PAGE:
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Government lawyers have been hard at work scrubbing away at details related to the Canada-European Comprehensive and Economic Trade Agreement (CETA), and Steve Verheul, Canada’s chief negotiator, has just advised the House of Commons international trade committee that the legal scrub is “virtually complete”. Verheul also mentioned to the committee members that the current timeline would allow for CETA to be implemented in early 2017.
“We’re going to try to make sure that we follow what the EU is doing and make sure that our ratification process is line with theirs. It’s not to our advantage to go in advance of them.”
The agreement is presently being translated into all of the EU’s twenty four languages, Verheul believes this process should be completed by May 2016 after which the agreement will be sent to the Council of the European Union for ratification. Once obtain the trade agreement but then be put to the European Parliament for a final ratification vote.
ISDS provisions: deal or no deal
Conservative MP Randy Hoback pressed Verheul in committee to clarify whether the Europeans may want to reopen the chapter of CETA related to investor-state dispute settlement (ISDS). Such actions could cause delay in the ratification process.
Hoback’s question was linked to comments made by Verheul during an address at a CETA workshop held by the European Parliament last December – during which Canada’s chief negotiator conceded that the investment chapter could be reopened following pressure from the EU.
“I am going to be exploring potential paths forward on this issue, but I should flag that we do have concerns about reopening any part of the negotiations,” mentioned Verheul back in December, “We are concerned that whenever that happens you can unravel a very careful balance that was struck.”
Flash forward to MP Hoback’s question and it seems that reopening the deal is no longer on the table.
“We’re not reopening this to any other chapters or adjustments?”, asked Hoback in committee.
“No, we’re not reopening the negotiations at all,” acknowledged Verheul who went on to explain that Canada was now engaged in two-part “discussions” with the EU about investment provisions.
“The first is that we’re clarifying some of the provisions in the agreement with respect to the obligations to ensure that the government’s right to regulate is not interfered with with respect to investor claims.”
The second part of the ongoing discussions with the EU trait to the selection of arbitrators and an appellate mechanism for the ISDS disputes. The system in the works may be different than what was originally designated in CETA in particular portions related the selection of arbitrators or members of panels.
“And we’re also looking at whether we can advance the process towards having an appellate mechanism, which is currently mentioned in CETA, as kind of a future work program. We’re looking at whether we can have that implemented when CETA comes into effect. So those are the issues,” said Verheul.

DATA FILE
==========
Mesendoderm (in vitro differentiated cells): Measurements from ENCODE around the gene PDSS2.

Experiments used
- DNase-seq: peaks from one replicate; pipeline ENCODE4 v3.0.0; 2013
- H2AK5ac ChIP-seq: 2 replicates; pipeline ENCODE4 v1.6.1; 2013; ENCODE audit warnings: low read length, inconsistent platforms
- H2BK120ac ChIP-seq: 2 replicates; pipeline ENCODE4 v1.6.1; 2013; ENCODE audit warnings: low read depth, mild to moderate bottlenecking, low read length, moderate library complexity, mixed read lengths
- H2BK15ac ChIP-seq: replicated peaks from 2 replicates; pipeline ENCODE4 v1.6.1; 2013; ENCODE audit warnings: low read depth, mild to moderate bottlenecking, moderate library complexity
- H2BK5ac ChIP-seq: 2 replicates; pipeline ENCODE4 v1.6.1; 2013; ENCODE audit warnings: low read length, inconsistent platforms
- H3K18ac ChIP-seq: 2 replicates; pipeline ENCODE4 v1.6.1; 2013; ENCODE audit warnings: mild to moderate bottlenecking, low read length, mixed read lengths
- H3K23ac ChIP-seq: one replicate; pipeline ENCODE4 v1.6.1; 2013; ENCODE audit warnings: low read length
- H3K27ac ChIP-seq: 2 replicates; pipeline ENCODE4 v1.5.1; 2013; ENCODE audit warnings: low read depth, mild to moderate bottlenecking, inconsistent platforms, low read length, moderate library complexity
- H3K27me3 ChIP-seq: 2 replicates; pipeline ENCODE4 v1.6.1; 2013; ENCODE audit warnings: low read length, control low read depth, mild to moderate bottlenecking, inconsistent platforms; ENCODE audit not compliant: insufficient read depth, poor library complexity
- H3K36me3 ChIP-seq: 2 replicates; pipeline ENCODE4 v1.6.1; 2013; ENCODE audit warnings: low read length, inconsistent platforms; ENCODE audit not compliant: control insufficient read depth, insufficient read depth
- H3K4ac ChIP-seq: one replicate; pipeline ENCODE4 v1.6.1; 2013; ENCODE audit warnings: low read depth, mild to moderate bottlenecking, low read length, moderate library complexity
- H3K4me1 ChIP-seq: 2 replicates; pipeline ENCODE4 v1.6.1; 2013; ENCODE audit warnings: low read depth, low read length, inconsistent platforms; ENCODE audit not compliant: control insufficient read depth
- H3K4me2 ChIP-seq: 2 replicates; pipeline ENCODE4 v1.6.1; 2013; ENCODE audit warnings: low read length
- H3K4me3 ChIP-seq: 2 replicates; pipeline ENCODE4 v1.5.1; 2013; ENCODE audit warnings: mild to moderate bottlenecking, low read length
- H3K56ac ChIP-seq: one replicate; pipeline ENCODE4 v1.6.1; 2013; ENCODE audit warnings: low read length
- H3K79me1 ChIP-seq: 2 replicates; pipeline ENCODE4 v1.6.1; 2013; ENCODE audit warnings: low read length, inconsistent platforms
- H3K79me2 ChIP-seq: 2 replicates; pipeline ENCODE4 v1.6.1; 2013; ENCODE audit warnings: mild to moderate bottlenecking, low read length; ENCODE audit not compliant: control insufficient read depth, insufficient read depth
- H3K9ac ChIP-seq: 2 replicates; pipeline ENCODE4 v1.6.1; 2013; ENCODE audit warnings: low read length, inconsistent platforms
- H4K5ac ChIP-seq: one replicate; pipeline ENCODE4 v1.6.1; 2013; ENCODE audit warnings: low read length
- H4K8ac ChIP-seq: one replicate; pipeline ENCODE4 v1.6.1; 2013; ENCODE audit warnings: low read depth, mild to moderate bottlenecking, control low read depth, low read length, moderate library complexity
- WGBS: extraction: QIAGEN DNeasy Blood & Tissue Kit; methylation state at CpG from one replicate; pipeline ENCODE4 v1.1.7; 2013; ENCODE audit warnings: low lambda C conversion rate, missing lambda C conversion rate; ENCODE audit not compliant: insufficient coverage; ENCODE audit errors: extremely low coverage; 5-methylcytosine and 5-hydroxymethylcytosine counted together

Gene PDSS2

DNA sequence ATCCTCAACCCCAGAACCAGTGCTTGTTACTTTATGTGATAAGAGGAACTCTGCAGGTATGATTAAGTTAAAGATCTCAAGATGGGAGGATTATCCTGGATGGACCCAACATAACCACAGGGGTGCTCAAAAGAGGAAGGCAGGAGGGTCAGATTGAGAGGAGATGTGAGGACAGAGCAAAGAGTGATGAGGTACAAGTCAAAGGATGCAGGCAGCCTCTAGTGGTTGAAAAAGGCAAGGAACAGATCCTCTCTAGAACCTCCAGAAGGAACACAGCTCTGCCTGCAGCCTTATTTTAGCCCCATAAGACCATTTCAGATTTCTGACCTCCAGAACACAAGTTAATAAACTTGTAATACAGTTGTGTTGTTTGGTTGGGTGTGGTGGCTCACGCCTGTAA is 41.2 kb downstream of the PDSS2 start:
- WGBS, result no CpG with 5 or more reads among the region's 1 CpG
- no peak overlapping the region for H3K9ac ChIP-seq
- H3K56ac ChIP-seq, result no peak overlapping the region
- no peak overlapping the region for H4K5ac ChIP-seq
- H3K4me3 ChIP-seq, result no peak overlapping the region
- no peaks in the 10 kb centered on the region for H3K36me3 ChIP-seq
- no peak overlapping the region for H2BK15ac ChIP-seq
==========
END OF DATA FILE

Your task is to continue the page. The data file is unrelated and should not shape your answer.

As part of mandate letter made public in the early days of the new government, Trade Minister Chrystia Freeland was instructed by the Prime Minister to expand trade ties with China and India. Assistant Deputy Minister of trade Agreements and negotiations at Global Affairs Canada, Kirsten Hillman, who was also at the House committee on international trade was asked to provide an update on the where the government stood in relation to India and China.
Slowly but surely in India
Hillman indicated that in the case of the free trade agreement talks with India, which started in 2010 and the foreign investment protections agreement negotiations which had debuted beforehand; both were moving slowly up to chain due to other priorities faced by the Indian government. She indicated that more work needed to be done and that her department would continue to work with India on advancing negotiation and relation building.
Step by step in China
The road to an agreement with China doesn’t seem too straight forward. Hillman expressed her view that although a free trade agreement is one option, “There (are) many other tools, and I think that what’s really important right now is that we’re looking at all of the avenues,” noted the Assistant Deputy Minister, noting that extensive consultation would also be involved.
Hillman added “as we move forward, we’re doing so in a way that is thought through and makes sense for us.”
MP Gerry Ritz, former agriculture minister, now the Conservative party’s trade critic, seemed pleased to hear Hillman’s answers. Contrary to some other members of his party, Ritz has shown more openness when it comes to free trade talks with China – but with caution, of course.
“I’ve found over the years that China loves Canada because we’re not the U.S….We have beef access and the U.S. still doesn’t. There are a lot of different fronts where they use us as bit of a hammer, and I’m fine with that,” claimed Ritz.
Softwood Lumber Agreement Expired
Liberal MP Sukh Dhaliwal brought up the question of the expired Softwood Lumber Agreement and the status of the bilateral talks surrounding it.
Hillman’s answer gave MP Dhaliwal a better idea of the situation: “With the expiry of the agreement, we are in a period of free trade between the two countries, but free trade with an understanding that there will be no challenges — legal challenges — with respect to that sector for one year.”
Hillman also added: “…we’re not going to take any deal. We’re only going to negotiate a deal that makes sense for us and for our industry.”